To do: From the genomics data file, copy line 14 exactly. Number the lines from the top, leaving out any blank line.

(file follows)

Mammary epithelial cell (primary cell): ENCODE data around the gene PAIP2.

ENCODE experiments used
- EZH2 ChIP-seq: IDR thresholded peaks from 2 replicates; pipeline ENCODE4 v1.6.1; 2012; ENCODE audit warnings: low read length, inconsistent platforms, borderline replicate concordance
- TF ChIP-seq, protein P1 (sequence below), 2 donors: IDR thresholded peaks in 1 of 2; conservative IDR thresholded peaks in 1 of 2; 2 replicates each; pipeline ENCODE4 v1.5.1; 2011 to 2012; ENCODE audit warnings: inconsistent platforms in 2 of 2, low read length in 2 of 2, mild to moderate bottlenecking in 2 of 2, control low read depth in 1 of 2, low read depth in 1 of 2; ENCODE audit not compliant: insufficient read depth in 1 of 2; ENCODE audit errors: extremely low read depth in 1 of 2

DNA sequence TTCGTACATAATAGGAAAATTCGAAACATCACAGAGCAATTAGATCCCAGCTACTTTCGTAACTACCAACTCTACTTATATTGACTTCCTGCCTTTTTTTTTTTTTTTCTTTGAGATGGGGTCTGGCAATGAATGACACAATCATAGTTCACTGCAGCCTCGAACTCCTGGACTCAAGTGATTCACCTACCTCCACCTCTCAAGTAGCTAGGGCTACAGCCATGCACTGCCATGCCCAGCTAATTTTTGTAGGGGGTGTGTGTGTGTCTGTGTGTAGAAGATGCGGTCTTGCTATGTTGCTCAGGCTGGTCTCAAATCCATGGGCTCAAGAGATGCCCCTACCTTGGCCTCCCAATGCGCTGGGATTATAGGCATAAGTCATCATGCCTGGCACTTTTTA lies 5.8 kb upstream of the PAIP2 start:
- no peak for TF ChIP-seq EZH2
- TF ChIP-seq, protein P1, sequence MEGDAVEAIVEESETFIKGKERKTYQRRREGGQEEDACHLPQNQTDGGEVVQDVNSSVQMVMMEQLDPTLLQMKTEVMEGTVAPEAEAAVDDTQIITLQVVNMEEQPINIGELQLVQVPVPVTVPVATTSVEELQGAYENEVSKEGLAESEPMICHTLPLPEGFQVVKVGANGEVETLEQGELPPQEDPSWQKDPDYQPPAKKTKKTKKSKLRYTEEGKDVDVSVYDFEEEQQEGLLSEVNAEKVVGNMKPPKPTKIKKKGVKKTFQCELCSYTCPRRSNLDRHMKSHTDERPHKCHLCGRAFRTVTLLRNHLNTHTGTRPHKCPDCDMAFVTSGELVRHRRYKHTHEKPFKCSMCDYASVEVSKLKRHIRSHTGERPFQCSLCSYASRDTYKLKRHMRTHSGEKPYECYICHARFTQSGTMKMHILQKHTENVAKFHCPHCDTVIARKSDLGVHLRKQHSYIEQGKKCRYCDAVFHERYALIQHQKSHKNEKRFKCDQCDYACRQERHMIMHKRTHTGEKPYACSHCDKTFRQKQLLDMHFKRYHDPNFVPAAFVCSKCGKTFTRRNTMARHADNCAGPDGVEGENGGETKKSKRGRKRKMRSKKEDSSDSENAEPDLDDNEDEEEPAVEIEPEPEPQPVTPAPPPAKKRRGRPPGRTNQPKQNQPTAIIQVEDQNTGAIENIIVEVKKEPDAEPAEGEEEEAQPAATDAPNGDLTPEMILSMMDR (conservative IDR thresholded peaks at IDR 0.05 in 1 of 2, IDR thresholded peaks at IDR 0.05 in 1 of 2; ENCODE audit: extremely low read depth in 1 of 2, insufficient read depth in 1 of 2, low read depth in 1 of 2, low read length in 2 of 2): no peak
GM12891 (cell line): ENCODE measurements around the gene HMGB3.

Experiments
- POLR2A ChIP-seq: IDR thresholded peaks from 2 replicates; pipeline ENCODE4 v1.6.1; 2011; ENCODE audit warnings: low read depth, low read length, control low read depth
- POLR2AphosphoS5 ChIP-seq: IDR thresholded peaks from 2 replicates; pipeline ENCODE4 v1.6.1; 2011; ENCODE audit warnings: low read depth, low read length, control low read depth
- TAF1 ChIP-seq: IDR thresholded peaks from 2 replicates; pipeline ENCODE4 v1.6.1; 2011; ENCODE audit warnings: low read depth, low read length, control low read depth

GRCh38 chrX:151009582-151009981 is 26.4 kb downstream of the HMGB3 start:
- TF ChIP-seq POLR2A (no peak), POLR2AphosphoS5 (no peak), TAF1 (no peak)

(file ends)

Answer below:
- TF ChIP-seq POLR2A (no peak), POLR2AphosphoS5 (no peak), TAF1 (no peak)